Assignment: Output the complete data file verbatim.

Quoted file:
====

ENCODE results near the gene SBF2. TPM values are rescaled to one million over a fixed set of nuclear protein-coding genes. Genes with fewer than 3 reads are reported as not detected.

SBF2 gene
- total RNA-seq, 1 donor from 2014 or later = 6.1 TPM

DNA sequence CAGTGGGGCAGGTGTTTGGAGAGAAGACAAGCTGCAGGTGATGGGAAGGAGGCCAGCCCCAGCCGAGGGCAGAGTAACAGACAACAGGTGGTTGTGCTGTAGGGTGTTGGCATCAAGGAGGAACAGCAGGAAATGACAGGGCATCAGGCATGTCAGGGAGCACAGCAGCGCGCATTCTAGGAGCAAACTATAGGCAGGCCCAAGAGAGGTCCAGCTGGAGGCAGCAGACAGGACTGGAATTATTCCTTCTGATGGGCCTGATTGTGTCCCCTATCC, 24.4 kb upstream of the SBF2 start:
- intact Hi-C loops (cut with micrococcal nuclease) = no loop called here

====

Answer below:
ENCODE results near the gene SBF2. TPM values are rescaled to one million over a fixed set of nuclear protein-coding genes. Genes with fewer than 3 reads are reported as not detected.

SBF2 gene
- total RNA-seq, 1 donor from 2014 or later = 6.1 TPM

DNA sequence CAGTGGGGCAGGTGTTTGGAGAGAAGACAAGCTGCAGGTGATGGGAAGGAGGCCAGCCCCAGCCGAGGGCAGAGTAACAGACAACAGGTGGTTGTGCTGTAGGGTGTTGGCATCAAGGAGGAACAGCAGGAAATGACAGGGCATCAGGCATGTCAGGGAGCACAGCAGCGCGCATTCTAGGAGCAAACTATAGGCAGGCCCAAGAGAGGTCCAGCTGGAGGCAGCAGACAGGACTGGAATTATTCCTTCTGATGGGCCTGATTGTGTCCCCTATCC, 24.4 kb upstream of the SBF2 start:
- intact Hi-C loops (cut with micrococcal nuclease) = no loop called here